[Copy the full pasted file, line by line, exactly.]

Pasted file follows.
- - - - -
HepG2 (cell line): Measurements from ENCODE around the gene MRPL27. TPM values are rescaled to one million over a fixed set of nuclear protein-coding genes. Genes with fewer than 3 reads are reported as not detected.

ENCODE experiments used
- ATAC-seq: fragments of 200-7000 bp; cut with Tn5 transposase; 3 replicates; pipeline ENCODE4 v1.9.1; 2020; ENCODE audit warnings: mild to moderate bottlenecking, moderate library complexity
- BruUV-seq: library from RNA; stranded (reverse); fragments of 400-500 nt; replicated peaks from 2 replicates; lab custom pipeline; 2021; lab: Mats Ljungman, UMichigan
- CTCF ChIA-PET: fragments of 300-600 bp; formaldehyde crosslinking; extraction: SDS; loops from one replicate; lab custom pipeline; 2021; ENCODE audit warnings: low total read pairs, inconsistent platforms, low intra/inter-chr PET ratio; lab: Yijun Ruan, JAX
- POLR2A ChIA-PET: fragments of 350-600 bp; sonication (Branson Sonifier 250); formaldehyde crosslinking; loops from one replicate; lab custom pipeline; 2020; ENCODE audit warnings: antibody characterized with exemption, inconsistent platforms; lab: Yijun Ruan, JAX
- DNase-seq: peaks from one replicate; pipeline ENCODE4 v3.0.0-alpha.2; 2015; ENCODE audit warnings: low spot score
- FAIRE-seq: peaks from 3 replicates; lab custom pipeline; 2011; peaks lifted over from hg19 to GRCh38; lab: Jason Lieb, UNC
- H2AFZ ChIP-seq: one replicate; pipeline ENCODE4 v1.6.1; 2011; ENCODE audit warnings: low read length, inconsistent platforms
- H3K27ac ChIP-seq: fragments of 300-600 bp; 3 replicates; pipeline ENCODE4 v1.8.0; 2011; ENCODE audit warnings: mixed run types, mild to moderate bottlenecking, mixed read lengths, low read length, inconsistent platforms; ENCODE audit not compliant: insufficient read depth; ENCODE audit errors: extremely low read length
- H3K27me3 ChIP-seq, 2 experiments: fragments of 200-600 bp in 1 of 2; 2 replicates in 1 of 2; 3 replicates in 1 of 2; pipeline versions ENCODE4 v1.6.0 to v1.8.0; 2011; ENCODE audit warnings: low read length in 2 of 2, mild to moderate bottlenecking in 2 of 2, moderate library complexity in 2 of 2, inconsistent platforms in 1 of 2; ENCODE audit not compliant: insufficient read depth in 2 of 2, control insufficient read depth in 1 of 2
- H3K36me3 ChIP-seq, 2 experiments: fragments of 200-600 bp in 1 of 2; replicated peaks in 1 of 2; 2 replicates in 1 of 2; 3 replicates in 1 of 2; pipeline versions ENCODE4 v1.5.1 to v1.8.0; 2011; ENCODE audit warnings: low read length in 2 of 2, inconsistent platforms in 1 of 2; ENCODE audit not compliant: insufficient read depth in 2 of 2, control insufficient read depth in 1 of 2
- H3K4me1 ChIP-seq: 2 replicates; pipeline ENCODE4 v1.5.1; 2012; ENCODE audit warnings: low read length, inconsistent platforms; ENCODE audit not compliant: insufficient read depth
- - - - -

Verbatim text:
HepG2 (cell line): Measurements from ENCODE around the gene MRPL27. TPM values are rescaled to one million over a fixed set of nuclear protein-coding genes. Genes with fewer than 3 reads are reported as not detected.

ENCODE experiments used
- ATAC-seq: fragments of 200-7000 bp; cut with Tn5 transposase; 3 replicates; pipeline ENCODE4 v1.9.1; 2020; ENCODE audit warnings: mild to moderate bottlenecking, moderate library complexity
- BruUV-seq: library from RNA; stranded (reverse); fragments of 400-500 nt; replicated peaks from 2 replicates; lab custom pipeline; 2021; lab: Mats Ljungman, UMichigan
- CTCF ChIA-PET: fragments of 300-600 bp; formaldehyde crosslinking; extraction: SDS; loops from one replicate; lab custom pipeline; 2021; ENCODE audit warnings: low total read pairs, inconsistent platforms, low intra/inter-chr PET ratio; lab: Yijun Ruan, JAX
- POLR2A ChIA-PET: fragments of 350-600 bp; sonication (Branson Sonifier 250); formaldehyde crosslinking; loops from one replicate; lab custom pipeline; 2020; ENCODE audit warnings: antibody characterized with exemption, inconsistent platforms; lab: Yijun Ruan, JAX
- DNase-seq: peaks from one replicate; pipeline ENCODE4 v3.0.0-alpha.2; 2015; ENCODE audit warnings: low spot score
- FAIRE-seq: peaks from 3 replicates; lab custom pipeline; 2011; peaks lifted over from hg19 to GRCh38; lab: Jason Lieb, UNC
- H2AFZ ChIP-seq: one replicate; pipeline ENCODE4 v1.6.1; 2011; ENCODE audit warnings: low read length, inconsistent platforms
- H3K27ac ChIP-seq: fragments of 300-600 bp; 3 replicates; pipeline ENCODE4 v1.8.0; 2011; ENCODE audit warnings: mixed run types, mild to moderate bottlenecking, mixed read lengths, low read length, inconsistent platforms; ENCODE audit not compliant: insufficient read depth; ENCODE audit errors: extremely low read length
- H3K27me3 ChIP-seq, 2 experiments: fragments of 200-600 bp in 1 of 2; 2 replicates in 1 of 2; 3 replicates in 1 of 2; pipeline versions ENCODE4 v1.6.0 to v1.8.0; 2011; ENCODE audit warnings: low read length in 2 of 2, mild to moderate bottlenecking in 2 of 2, moderate library complexity in 2 of 2, inconsistent platforms in 1 of 2; ENCODE audit not compliant: insufficient read depth in 2 of 2, control insufficient read depth in 1 of 2
- H3K36me3 ChIP-seq, 2 experiments: fragments of 200-600 bp in 1 of 2; replicated peaks in 1 of 2; 2 replicates in 1 of 2; 3 replicates in 1 of 2; pipeline versions ENCODE4 v1.5.1 to v1.8.0; 2011; ENCODE audit warnings: low read length in 2 of 2, inconsistent platforms in 1 of 2; ENCODE audit not compliant: insufficient read depth in 2 of 2, control insufficient read depth in 1 of 2
- H3K4me1 ChIP-seq: 2 replicates; pipeline ENCODE4 v1.5.1; 2012; ENCODE audit warnings: low read length, inconsistent platforms; ENCODE audit not compliant: insufficient read depth